MRI Clinical Ratings and Cognitive Function in a Cross-Sectional Population Study of Dementia: The Cache County Memory Study
White matter integrity in aging populations is associated with increased risk of cognitive decline, dementia diagnosis, and mortality. Population-based data can elucidate this association.
To examine the association between white matter integrity, as measured by a clinical rating scale of hyperintensities, and mental status in older adults including advanced aging.
Scheltens Ratings Scale was used to qualitatively assess white matter (WM) hyperintensities in participants of the Cache County Memory Study (CCMS), an epidemiological study of Alzheimer’s disease in an exceptionally long-lived population. Further, the relation between Mini-Mental State Exam (MMSE) and WM hyperintensities were explored.
Participants consisted of 415 individuals with dementia and 22 healthy controls.
CCMS participants, including healthy controls, had high levels of WM pathology as measured by Scheltens Ratings Scale score. While age did not significantly relate to WM pathology, higher Scheltens Ratings Scale scores were associated with lower MMSE findings (correlation between -0.14 & -0.22; p <.05).
WM pathology was common in this countywide population sample of those ranging in age from 65 to 106. Increased WM burden was found to be significantly associated with decreased overall MMSE performance.
Key wordsScheltens Rating Scale Cache County aging clinical ratings white matter hyperintensity
- 2.Norton, M.C., et al., Telephone adaptation of the Modified Mini–Mental State Exam (3MS). The Cache County Study. Neuropsychiatry Neuropsychol Behav Neurol, 1999. 12(4): p. 270–6.Google Scholar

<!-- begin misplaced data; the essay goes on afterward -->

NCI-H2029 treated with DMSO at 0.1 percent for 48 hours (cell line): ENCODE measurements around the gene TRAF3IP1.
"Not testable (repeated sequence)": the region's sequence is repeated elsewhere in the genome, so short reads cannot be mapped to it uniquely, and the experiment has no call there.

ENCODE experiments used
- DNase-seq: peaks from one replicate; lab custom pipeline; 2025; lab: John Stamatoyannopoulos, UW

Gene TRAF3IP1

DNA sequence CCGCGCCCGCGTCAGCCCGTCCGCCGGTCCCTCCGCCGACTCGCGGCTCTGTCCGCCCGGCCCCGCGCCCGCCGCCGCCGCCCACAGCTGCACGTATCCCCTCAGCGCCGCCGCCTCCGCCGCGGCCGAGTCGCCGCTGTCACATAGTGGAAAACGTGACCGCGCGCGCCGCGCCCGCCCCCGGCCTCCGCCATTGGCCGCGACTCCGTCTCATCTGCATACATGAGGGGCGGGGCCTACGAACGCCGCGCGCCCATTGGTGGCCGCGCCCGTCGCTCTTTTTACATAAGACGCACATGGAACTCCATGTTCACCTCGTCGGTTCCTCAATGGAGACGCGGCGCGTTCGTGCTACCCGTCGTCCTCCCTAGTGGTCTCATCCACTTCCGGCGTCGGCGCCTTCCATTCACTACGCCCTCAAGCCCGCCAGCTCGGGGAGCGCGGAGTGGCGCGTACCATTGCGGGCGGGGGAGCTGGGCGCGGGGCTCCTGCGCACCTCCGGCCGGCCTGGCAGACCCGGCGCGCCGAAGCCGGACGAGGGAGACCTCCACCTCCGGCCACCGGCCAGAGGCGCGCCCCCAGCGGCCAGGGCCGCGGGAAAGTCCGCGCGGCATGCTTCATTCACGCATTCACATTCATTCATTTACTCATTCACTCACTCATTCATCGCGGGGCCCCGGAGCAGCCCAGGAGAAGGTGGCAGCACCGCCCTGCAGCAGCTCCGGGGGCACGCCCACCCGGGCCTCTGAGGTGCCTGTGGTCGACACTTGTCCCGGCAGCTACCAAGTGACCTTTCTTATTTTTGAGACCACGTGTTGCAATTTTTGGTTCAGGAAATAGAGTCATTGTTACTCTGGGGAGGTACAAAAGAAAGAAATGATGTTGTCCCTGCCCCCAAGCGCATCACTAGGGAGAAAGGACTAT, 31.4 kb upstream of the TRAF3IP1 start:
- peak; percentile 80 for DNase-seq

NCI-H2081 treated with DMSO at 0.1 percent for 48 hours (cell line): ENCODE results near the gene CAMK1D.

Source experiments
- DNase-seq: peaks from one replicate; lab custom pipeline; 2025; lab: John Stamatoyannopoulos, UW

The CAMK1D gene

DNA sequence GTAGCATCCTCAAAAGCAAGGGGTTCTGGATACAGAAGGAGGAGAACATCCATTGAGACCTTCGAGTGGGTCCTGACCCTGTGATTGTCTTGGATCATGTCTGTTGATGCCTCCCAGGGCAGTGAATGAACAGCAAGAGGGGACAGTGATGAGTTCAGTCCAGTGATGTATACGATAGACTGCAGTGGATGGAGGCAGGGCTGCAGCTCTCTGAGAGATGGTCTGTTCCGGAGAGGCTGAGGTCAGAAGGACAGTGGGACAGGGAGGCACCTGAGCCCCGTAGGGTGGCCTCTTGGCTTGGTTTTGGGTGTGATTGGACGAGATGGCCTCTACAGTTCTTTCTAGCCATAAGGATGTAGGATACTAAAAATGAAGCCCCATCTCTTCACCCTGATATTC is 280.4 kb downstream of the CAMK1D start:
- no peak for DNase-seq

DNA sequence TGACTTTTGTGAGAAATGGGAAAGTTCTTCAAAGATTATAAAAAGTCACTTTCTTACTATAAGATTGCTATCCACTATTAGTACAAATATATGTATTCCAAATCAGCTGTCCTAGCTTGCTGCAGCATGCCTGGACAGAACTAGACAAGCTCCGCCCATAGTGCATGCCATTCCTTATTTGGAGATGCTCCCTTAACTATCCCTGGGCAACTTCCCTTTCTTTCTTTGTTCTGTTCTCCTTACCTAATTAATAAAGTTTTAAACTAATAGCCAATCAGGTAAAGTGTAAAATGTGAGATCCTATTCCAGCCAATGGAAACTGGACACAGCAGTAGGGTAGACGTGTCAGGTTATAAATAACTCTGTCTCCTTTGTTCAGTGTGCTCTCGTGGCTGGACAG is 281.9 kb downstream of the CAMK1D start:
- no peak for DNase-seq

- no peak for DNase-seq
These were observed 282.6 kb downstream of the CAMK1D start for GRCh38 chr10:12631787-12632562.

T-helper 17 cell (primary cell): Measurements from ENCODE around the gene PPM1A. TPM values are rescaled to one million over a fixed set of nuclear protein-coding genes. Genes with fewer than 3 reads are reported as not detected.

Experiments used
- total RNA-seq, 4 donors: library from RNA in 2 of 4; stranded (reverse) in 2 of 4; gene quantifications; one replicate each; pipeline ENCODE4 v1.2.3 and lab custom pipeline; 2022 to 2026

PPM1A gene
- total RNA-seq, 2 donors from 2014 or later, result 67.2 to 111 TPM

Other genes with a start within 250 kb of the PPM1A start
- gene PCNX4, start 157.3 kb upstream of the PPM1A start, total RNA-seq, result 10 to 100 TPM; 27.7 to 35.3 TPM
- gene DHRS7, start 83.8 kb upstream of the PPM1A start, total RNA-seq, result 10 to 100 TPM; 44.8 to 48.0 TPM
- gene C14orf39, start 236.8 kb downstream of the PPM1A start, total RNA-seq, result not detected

- 4.Bigler, E.D., et al., Dementia, quantitative neuroimaging, and apolipoprotein E genotype. AJNR Am J Neuroradiol, 2000. 21(10): p. 1857–68.Google Scholar
- 12.De Coene, B., et al., MR of the brain using fluid–attenuated inversion recovery (FLAIR) pulse sequences. AJNR Am J Neuroradiol, 1992. 13(6): p. 1555–64.Google Scholar
- 13.Tourbah, A., et al., Magnetic resonance imaging using FLAIR pulse sequence in white matter diseases. J Neuroradiol, 1996. 23(4): p. 217–22.Google Scholar
- 14.Paniagua Bravo, A., et al., A comparative MRI study for white matter hyperintensities detection: 2D–FLAIR, FSE PD 2D, 3D–FLAIR and FLAIR MIP. Br J Radiol, 2014. 87(1035): p. 20130360.Google Scholar
- 15.Sibbitt, W.L., Jr., et al., Fluid Attenuated Inversion Recovery (FLAIR) imaging in neuropsychiatric systemic lupus erythematosus. J Rheumatol, 2003. 30(9): p. 1983–9.Google Scholar
- 20.Clerici, F., et al., Does vascular burden contribute to the progression of mild cognitive impairment to dementia? Dement Geriatr Cogn Disord, 2012. 34(3–4): p. 235–43.Google Scholar
- 21.Smith, C.D., et al., Peripheral (deep) but not periventricular MRI white matter hyperintensities are increased in clinical vascular dementia compared to Alzheimer’s disease. Brain Behav, 2016. 6(3): p. e00438.Google Scholar
- 28.Bennett, I.J., et al., Age–related differences in multiple measures of white matter integrity: A diffusion tensor imaging study of healthy aging. Hum Brain Mapp, 2010. 31(3): p. 378–90.Google Scholar
- 29.Kerchner, G.A., et al., Cognitive processing speed in older adults: relationship with white matter integrity. PLoS One, 2012. 7(11): p. e50425.Google Scholar